From the day I heard him sing the words “It’s so nice to hear them shouting bad language; come, I’m on my way; I’m going home,” I identified and empathized with Short Shirt, for I knew, and still know, that nothing says “home,” Wadadli,” “The Rock,” like our language.

In the biography, Dorbrene writes admiringly that Shelley Tobitt penned the words and Short Shirt rose to the challenge of singing lines like “this envious greedy conniving blood sucking attitude” – at tempo, no less. And I bow down to both writer and singer, again, for the lines, “Don’t compromise your revolution/For dem scandalous tiefing oppressive political scamps in de Caribbean; no way!”

In fact, I once stood up in restaurant, a dinner fork in hand in place of a microphone, and sang to the diners, word for word, back to back, Viva Grenada and Not by Might. (I wasn’t drunk; but I was coming from a funeral and was very conscious that life with calypso was a gift.)

I plan to shut up just now, but I cannot touch on language without speaking to the mastery and virtuosity of Unity – what Dorbrene dubs “Shelley’s I-rhyme-when-I-feel-like and I-structure-how-I-feel-like,” and telling you how that description delights me almost as much as the freestyle of the song itself. I feel a sense of a reverence, I must say, for their treatment of the line, “They beating Bach and Mozart just like the New York Philharmonic Orchestra,” and how they marry it with the localized “Bim-bum-bam, biddim-biddim-bim. Bass man beating de bass drum…”

Dorbrene also comments that “Black/African people expect to ‘see’ music” and adds that “Tobitt writes for blind people; for people far away;” for those who had never witnessed our Carnival. And when you’re talking about the song Fantasy, I say the blind never had it better. For me, Fantasy belongs in the Top 10 of Short Shirt’s greatest.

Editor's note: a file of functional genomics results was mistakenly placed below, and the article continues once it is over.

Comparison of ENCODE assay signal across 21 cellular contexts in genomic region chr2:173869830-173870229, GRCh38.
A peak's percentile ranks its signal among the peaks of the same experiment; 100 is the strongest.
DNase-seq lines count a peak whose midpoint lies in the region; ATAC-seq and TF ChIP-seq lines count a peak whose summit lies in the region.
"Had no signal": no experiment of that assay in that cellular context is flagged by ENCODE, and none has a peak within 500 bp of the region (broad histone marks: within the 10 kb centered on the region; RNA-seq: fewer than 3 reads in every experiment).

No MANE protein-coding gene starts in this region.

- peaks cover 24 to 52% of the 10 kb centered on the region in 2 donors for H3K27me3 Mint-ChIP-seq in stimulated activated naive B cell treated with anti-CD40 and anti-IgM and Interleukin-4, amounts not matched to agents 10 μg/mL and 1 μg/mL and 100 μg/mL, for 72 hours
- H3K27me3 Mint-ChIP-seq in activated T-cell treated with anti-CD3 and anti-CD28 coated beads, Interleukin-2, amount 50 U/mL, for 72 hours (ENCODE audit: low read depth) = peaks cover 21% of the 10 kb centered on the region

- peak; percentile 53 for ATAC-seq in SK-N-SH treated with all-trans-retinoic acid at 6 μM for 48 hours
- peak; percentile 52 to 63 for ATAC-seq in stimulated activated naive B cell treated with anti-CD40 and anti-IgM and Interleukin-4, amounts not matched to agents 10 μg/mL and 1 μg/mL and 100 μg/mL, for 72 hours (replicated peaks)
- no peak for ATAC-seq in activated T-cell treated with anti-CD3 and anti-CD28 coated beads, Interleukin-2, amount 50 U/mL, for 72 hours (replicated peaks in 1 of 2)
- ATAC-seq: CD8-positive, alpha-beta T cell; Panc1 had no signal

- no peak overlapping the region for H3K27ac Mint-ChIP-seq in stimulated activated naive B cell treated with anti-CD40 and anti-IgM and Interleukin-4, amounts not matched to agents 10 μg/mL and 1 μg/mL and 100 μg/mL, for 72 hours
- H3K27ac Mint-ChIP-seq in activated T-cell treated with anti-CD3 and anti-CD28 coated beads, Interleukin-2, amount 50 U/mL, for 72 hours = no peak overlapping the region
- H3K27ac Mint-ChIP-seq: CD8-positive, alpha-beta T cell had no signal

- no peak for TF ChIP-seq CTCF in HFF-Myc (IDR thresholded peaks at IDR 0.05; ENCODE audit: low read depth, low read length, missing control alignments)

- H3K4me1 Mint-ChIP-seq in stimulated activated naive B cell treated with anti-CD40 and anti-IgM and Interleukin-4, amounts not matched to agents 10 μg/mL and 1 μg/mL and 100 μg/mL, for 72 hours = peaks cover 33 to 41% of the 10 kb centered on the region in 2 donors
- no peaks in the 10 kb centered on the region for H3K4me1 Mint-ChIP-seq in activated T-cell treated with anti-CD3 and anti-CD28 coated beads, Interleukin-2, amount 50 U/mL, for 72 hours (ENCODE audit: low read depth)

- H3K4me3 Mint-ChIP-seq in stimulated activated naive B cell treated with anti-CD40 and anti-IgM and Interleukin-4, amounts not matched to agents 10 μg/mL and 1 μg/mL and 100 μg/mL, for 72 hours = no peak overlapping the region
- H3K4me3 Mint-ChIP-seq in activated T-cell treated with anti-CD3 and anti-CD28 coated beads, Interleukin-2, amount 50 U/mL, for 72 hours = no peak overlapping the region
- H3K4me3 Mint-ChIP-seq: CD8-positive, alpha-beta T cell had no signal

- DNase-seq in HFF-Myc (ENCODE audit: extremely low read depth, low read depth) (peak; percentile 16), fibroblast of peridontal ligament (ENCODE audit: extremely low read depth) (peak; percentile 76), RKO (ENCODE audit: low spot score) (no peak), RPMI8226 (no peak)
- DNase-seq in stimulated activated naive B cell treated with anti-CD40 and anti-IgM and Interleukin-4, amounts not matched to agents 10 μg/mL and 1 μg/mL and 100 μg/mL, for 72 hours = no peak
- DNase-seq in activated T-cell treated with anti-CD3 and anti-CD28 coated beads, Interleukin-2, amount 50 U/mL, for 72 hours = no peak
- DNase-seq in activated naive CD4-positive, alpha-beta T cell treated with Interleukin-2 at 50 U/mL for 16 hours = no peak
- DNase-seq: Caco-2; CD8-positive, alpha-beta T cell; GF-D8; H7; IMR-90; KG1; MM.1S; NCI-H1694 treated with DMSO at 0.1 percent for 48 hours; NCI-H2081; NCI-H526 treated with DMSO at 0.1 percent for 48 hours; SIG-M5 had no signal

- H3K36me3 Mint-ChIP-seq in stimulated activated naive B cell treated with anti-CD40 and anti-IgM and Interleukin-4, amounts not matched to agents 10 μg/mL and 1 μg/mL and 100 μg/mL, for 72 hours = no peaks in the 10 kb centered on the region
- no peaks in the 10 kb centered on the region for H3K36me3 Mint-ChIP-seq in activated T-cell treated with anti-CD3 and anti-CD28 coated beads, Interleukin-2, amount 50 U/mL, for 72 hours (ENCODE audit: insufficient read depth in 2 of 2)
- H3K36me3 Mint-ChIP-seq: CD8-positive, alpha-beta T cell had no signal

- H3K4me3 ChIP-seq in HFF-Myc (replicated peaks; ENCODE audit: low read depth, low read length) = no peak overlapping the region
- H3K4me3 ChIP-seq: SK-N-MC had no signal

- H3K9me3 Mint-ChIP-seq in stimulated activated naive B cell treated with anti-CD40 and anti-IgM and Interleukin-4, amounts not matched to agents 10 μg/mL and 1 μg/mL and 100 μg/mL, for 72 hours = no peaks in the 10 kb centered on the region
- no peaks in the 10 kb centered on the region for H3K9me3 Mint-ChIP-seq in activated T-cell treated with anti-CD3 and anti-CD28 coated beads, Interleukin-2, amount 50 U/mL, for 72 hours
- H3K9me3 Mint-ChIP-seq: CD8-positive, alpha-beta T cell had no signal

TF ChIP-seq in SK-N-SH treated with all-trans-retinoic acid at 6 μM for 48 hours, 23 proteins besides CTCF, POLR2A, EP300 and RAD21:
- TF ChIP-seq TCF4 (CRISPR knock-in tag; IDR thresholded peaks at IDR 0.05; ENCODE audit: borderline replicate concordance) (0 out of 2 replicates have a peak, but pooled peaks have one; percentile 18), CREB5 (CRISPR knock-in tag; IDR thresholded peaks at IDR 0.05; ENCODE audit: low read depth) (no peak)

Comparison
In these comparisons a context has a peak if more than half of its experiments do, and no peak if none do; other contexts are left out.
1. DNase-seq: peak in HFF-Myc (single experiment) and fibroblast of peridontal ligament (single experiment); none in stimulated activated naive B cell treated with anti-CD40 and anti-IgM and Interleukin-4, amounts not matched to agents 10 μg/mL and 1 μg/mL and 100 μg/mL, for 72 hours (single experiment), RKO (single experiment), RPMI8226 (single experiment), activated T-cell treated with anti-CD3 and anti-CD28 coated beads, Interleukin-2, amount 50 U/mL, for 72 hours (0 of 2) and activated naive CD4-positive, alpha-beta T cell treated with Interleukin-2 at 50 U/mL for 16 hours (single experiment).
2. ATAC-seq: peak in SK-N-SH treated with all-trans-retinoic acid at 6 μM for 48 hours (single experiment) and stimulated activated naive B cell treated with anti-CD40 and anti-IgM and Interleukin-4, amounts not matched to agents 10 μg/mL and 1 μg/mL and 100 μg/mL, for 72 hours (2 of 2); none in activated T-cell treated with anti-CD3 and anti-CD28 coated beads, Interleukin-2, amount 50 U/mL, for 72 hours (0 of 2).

And lastly, I could virtually hear and see Dorbrene shaking with laughter as, on page 90, he analyzed the song Fighting, one of my favourites because of the spirit, the anger, the vengefulness Short Shirt portrays in the song. You know the story: How he accuses a pack of vengeful Swallow fans and Willikies villagers, toting cutlasses and razor-blades, of attacking him over by Intrade. The joke to Dorbrene – and, no less, to me – is the menacing picture the lyrics paint of “Chairman Reginald Knight with a half-a-plank and pacifist Dr. Ivor Heath (of all persons) with a big half-a-chain wrap round he arm….”

I am sure that neither the writer nor the singer meant it to be humorous, but the very irony of it makes the calypso hilarious. And while Dorbrene doesn’t specifically mention it, the second best part of this song is the onomatopoeia employed in the “Buddup, buddup, ping! Bottle and stone dem a fling!” No other art form can take that kind of license… .

Listen, I could stand here all night and talk about Dorbrene’s book; the life and times of Short Shirt; and the life and times that his premier writers, Shelley Tobitt, Marcus Christopher,

Marcus Christopher accepting a copy of Nobody Go Run Me from Dorbrene O'Marde (Photo courtesy Colin Cumberbatch)

Marcus Christopher accepting a copy of Nobody Go Run Me from Dorbrene O’Marde (Photo courtesy Colin Cumberbatch)

and Stanley Humphreys captured; about his predestination, evidenced by his Lamentation ethos and his epic The Fyah Coming After, for a career in gospel. But I have to stop now. We’ll continue the conversation, I am sure, later.

Meanwhile, Congratulations and thank you, Dorbrene, for a fine work.

King_Short_Shirt_-_Full_Size

I can feel the love you put in it. And, as my good friend and yours, Val Hodge, would say, “It sweet me bad.” Thank you.

This was written by D. Gisele Isaac. All rights are her own. Do not repost without permission.

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Filed under A & B Lit News Plus, A & B WRITINGS, Literary Gallery